Computing > Programming

How do you master parsing Keil 5 project and write your own program?

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bjdhjy888:
I've seen some Keil 5 projects and managed to read some codes.
I also followed some video tutorials.
But man, I feels it's kindda more difficult than the hardware part(circuits, PCB layout, soldering).

For example, a Keil 5 project consists of lots of folders like Basic, LED, etc. Then, you have the main.c
As a beginner, I feel being overwhelmed. Not to mention writing my own project the way I want.

What would you do to master Keil programming, starting as a beginner, who knows some grammar of C and C++? Thanks.
 :-\

ataradov:
Keil is an IDE. It doesn't have any fixed folder structure.

The folder structure you are talking about probably cones from some framework. So you need to read documentation for that framework.

Keil itself will happily build a single main.c file. You might need to install a device pack for your device to build something useful, of course.

westfw:

--- Quote ---Keil is an IDE. It doesn't have any fixed folder structure.
--- End quote ---

Huh?  In my experience, it is usually the IDE that has some sort of concept of a "project" that DOES impose a folder structure.
A folder structure that is frustratingly inconsistent between different IDEs :-(  (That's OK.  Big, popular, non-embedded software projects have inconsistent folder structures as well!  Sigh,)

However, there are some things that tend to be common:


* Separation of the built "object" files and the user source code.  Sometimes, the generated files are further divided - intermediate files and final "Product" files, "debug" vs "production" builds, different configurations, etc.
* Separation of the user source code from vendor-provided source code. Well; usually.  In the case of ARM, you have user code, ARM code, chip-vendor code, and compiler-vendor (ie Keil) code.  They can be distributed across the folder structure in various ways.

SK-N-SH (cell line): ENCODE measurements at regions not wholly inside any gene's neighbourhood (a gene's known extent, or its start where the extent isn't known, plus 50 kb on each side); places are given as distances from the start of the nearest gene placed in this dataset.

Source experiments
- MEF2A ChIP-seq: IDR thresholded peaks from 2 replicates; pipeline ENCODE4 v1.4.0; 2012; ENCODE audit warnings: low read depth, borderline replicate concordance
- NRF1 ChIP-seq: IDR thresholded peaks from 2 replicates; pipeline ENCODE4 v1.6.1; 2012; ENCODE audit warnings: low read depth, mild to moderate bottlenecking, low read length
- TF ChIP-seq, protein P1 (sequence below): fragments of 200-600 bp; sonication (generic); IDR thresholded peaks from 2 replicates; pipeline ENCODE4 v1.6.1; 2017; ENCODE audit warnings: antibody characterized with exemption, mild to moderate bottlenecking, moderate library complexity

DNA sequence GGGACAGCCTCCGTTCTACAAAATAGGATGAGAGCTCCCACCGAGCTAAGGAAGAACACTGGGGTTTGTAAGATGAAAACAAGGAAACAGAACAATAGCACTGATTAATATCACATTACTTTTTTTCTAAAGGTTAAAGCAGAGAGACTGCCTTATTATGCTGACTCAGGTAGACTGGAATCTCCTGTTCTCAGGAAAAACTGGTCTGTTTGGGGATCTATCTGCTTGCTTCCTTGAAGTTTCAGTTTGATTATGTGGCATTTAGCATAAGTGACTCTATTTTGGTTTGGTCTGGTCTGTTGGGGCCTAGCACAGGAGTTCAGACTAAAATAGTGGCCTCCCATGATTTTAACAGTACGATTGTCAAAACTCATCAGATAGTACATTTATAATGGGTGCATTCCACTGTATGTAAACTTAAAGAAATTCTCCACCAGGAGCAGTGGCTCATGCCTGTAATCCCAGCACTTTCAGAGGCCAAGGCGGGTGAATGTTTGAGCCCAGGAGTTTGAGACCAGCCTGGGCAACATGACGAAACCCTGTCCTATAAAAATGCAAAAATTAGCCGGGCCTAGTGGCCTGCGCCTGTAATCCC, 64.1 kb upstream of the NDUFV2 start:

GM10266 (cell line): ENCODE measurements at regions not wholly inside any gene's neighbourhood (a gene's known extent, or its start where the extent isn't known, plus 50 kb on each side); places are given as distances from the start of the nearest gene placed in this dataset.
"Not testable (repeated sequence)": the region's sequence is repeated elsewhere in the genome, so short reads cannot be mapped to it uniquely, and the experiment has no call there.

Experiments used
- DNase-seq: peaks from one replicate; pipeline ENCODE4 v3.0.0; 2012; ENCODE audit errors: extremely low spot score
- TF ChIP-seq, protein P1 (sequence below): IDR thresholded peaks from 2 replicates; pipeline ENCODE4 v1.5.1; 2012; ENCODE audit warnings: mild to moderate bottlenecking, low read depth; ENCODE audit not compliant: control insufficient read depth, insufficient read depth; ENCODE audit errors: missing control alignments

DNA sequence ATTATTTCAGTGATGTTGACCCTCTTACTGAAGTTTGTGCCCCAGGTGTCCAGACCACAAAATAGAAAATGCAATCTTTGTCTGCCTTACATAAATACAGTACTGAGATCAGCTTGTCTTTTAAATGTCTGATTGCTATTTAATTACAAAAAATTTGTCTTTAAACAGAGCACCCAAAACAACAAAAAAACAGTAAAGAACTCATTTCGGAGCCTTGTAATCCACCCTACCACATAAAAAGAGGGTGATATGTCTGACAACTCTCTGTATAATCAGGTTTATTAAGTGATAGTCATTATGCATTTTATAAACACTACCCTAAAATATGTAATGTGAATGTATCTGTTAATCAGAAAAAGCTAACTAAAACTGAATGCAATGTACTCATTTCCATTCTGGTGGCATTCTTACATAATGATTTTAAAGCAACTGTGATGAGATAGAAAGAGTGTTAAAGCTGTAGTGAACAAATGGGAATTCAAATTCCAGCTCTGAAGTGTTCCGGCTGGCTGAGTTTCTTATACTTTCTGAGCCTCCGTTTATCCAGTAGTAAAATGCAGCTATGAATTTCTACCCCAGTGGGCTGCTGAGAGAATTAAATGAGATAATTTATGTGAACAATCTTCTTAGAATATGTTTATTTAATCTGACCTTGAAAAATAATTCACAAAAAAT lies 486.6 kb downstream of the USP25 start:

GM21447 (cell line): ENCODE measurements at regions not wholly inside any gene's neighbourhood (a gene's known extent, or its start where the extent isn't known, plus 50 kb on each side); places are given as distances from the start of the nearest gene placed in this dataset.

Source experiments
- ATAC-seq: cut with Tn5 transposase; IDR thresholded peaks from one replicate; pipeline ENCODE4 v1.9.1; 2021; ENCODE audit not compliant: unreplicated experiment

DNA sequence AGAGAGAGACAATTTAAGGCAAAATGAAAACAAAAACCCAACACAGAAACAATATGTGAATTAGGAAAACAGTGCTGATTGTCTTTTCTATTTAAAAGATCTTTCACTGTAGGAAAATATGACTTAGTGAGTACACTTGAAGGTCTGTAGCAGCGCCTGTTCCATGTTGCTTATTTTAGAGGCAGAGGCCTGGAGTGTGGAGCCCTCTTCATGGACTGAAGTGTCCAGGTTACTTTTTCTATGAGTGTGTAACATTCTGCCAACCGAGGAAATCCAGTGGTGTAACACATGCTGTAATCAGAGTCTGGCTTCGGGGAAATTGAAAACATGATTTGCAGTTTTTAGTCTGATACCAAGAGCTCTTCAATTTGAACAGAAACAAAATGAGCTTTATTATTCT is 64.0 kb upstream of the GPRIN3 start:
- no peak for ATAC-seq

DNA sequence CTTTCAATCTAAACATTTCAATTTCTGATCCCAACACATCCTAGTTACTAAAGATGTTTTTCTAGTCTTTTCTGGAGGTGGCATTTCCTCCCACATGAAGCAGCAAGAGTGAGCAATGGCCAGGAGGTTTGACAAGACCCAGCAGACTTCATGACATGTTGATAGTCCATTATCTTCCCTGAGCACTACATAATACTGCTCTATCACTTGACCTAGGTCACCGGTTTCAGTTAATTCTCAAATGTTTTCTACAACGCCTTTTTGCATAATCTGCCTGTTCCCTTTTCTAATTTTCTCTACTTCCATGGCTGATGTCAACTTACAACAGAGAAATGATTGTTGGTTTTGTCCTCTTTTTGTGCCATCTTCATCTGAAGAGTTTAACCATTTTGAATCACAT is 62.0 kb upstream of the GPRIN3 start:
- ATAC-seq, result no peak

* Special files that describe the "project configuration."
* Some care is usually taken to the "version control" of the various components.  Either carefully versioned vendor files (Keil uses "packs", and has a "pack manager"), or sometimes copying all of the vendor files into the project folder structure ("Atmel Start")In general, the IDE will manage the directory structure for you, and all you have to do is use the appropriate "add file" command, which will create the file in the appropriate spot AND tell the IDE that it is part of the project.

I dusted off my Keil install, which I used for a class once (and never had to actually create new projects), and created a trivial SAMC21 project.  After the "new project" dialog (being sure to create a new directory for the project - some IDEs will do that by default), which includes chip selection, and picking various intermediate-level code (in this case "redirect stdout"), I just "added C file" main.c, and did a build, and got this:


--- Code: ---C:\Users\billw\Documents\KeilProject1>tree /f
C:.
│   keilproject.uvoptx
│   keilproject.uvprojx
│   main.c

├───Listings
│       keilproject.map
│       startup_samc21.lst

├───Objects
│       keilproject.axf
│       keilproject.build_log.htm
│       keilproject.htm
│       keilproject.lnp
│       keilproject_Target 1.dep
│       main.crf
│       main.d
│       main.o
│       retarget_io.crf
│       retarget_io.d
│       retarget_io.o
│       startup_samc21.d
│       startup_samc21.o
│       system_samc21.crf
│       system_samc21.d
│       system_samc21.o

└───RTE
    ├───Device
    │   └───ATSAMC21G18A
    │           startup_SAMC21.s
    │           system_samc21.c
    │
    └───_Target_1
            RTE_Components.h
--- End code ---


main.c is up there in the top-level directory where it'll be obvious, along with te project description files.  Then there's a separate directory for Listings (human consumable output), and one for Objects (machine consumable output.)
startup... and system... are down in a "Run Time Envionment diretory"

ataradov:
Some imposed structure for the output files and general project layout - sure. But Keil does not care where you put Basic or LED. This comes from a framework, for sure.

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